Theresa May made a last minute plea to MPs to give her Brexit plan a second look - but despite putting on a brave face even she knows that victory is next to impossible.
The only question today is the scale of defeat that the Prime Minister will suffer.
It's a sign of her political fortunes that Government insiders were last night saying that a loss of under 100 MPs would really be a win. Her critics were talking of a defeat by up to twice that number.
A Government has lost by more than 200 votes only three times in the last century. If that happens today, it would be the height of humiliation for the already embattled PM.
A total of 117 Tory MPs opposed her in the no confidence vote last month. The whips will be hoping to apply enough pressure in the countdown to tonight's vote to win some of them back. Even if she suffers a loss of historic proportions, she cannot be challenged for the Conservative leadership for another year.
Yet there was speculation last night that the men in grey suits could still possibly come calling to tell her that whatever the official legal position, she could not in reality continue with any authority in the face of such a defeat.
Labour leader Jeremy Corbyn may table a motion of no confidence after Mrs May's predicted loss tonight but, without the DUP's support, it's purely tokenistic and a general election remains highly unlikely in the short term.
With the Withdrawal Agreement defeated, there is no reason whatsoever for the DUP to vote to bring down the Government.
The one consolation for the Prime Minister is that a YouGov poll shows support for the Conservatives is holding up extremely well despite the chaos in the Commons. On 41%, the Tories are a comfortable six points ahead of Labour which has slipped to its lowest rating.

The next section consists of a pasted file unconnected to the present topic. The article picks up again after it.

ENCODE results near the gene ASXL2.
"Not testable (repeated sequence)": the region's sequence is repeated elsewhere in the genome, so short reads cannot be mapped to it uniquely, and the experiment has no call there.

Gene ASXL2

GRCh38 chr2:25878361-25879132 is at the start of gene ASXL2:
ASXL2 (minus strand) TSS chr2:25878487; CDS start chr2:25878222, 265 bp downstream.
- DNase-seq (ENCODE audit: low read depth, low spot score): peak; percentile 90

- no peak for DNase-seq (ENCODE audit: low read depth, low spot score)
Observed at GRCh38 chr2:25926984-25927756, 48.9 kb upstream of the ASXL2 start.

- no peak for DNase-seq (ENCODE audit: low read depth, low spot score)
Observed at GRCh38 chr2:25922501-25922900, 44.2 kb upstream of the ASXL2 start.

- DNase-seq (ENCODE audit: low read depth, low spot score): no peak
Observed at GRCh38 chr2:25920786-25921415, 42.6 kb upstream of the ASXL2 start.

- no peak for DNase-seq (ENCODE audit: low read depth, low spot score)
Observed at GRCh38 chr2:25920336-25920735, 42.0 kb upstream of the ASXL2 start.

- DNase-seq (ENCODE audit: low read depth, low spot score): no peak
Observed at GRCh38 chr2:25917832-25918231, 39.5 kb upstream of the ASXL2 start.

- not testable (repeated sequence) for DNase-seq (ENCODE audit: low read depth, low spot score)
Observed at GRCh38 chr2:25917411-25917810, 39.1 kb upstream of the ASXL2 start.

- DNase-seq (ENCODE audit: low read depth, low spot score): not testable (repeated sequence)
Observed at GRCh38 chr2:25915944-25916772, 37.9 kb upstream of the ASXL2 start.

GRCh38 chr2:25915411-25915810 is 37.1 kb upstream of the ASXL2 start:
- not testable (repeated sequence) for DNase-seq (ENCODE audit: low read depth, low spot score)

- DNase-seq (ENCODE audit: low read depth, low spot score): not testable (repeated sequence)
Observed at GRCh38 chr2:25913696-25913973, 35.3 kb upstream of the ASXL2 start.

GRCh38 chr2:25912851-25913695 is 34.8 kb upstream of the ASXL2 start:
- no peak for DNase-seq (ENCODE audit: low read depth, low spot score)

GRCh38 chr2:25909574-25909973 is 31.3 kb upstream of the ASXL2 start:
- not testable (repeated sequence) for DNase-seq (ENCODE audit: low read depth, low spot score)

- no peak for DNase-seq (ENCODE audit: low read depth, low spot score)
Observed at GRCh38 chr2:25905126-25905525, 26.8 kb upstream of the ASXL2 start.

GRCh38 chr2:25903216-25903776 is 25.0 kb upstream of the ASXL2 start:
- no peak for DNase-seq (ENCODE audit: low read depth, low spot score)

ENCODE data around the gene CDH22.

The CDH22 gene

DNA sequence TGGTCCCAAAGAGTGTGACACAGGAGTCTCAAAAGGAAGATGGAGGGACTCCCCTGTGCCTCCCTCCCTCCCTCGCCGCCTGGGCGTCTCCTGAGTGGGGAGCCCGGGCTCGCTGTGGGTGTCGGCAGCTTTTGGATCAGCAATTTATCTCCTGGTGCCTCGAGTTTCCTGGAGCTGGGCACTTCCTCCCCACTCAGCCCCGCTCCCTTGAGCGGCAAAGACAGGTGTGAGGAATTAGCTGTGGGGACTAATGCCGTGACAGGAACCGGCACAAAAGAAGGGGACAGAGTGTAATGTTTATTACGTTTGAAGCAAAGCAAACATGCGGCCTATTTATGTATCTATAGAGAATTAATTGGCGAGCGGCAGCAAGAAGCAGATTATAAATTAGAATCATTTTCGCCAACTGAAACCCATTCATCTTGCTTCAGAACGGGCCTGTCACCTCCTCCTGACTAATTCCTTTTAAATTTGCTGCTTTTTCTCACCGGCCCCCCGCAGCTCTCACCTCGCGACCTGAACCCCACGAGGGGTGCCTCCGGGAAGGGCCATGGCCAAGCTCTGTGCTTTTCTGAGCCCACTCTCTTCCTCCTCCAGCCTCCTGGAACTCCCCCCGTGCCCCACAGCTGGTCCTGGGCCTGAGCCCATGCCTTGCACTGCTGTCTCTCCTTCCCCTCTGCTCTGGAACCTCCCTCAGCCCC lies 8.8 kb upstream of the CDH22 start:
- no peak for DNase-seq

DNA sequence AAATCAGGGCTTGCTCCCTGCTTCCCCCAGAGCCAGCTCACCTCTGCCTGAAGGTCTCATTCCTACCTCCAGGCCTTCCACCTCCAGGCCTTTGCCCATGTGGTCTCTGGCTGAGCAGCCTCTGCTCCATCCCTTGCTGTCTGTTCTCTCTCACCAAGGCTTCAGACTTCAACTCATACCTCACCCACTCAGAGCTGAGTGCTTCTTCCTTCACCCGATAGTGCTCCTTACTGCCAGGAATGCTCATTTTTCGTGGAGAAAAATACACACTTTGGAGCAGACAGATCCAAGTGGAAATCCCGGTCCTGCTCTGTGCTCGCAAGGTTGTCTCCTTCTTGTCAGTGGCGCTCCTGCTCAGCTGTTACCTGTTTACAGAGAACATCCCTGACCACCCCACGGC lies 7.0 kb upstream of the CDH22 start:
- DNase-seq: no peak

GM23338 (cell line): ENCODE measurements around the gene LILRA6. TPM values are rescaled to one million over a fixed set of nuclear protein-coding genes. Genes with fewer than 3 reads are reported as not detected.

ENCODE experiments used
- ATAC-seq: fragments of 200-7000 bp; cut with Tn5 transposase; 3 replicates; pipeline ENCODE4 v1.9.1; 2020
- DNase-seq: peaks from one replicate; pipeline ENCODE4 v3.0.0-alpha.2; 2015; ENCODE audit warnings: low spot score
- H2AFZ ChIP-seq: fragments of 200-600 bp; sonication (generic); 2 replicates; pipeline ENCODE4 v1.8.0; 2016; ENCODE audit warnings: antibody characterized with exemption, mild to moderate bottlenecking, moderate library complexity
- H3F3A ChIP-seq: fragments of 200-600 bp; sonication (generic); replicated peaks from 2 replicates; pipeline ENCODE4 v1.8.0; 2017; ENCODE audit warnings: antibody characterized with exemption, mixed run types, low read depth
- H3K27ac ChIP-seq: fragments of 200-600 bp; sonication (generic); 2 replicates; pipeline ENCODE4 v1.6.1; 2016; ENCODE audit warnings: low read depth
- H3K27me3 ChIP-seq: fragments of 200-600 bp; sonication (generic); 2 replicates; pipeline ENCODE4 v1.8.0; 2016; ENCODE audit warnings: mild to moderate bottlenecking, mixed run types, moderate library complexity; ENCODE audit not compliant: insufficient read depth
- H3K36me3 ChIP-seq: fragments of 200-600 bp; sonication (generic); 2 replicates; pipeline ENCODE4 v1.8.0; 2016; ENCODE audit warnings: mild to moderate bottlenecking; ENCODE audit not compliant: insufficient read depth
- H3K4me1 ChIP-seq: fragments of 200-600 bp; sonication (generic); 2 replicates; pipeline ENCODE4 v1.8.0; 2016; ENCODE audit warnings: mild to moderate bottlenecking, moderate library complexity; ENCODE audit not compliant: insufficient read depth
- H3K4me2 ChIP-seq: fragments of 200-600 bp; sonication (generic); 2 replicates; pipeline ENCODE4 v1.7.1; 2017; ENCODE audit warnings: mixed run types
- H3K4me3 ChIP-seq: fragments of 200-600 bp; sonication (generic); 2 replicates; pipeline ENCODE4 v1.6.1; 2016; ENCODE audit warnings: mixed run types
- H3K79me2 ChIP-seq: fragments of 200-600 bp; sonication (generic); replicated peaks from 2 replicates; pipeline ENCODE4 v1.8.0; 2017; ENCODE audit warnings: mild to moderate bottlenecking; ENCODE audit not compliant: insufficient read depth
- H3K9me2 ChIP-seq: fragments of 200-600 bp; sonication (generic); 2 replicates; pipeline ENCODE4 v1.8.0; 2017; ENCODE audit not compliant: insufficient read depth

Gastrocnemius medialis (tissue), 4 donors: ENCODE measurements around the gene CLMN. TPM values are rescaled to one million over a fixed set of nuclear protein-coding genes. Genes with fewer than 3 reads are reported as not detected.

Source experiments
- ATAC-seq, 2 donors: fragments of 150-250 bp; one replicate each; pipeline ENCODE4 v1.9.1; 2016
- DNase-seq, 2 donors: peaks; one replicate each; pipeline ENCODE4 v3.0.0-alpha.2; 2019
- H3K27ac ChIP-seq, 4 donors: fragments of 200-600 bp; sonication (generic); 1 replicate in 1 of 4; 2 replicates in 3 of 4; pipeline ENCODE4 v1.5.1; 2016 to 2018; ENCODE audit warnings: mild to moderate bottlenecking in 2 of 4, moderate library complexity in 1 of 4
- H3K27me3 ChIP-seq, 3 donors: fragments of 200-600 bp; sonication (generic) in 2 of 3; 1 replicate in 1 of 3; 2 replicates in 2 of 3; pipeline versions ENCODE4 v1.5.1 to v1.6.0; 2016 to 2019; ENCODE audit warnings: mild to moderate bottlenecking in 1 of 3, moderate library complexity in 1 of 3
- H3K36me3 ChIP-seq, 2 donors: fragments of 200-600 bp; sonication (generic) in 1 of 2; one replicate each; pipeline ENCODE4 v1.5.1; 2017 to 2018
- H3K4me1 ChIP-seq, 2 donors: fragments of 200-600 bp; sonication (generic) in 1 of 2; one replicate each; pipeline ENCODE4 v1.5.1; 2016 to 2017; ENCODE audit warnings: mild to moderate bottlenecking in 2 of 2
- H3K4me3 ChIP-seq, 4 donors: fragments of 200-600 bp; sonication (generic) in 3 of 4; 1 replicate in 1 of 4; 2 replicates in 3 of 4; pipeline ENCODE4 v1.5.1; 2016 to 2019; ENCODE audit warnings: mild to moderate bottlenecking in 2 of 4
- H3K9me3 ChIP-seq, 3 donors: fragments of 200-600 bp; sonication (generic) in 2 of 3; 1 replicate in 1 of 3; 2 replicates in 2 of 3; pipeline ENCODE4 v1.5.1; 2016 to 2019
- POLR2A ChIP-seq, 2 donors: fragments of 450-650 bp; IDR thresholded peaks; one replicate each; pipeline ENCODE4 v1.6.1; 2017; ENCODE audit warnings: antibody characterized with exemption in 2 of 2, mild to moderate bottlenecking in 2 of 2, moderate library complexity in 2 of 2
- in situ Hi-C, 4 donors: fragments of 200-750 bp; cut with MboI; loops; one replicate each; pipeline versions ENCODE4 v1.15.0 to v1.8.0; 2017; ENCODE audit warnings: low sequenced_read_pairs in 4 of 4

But unfortunately for Mrs May, opinion polls have absolutely no effect on parliamentary arithmetic.
If she is to get the Withdrawal Agreement through the Commons, then the support of the DUP is essential.
Publishing a letter from Jean-Claude Juncker and Donald Tusk was never going to swing it.
Demanding changes to the legal text isn't a negotiating position for Arlene Foster's party - it's the top, middle and bottom line. Perhaps today's predicted defeat is part of the Prime Minister's plan. She knows that realistically compromise won't be forthcoming from the EU until she has exhausted all options for the Withdrawal Agreement as it stands.
Despite the EU's vehemence that the backstop won't be binned under any circumstances, the DUP insist that it is not a pie-in-the-sky demand.
But if Brussels doesn't budge and the choice ends up accepting the backstop or no Brexit, don't be expecting any wobbles and a change of heart from the DUP.
However staunch the opposition to remaining in the EU within Mrs Foster's party, it is trumped every time by the party's determination that nothing puts the Union in jeopardy. And, rightly or wrongly, the DUP believes the Withdrawal Agreement presents a massive threat.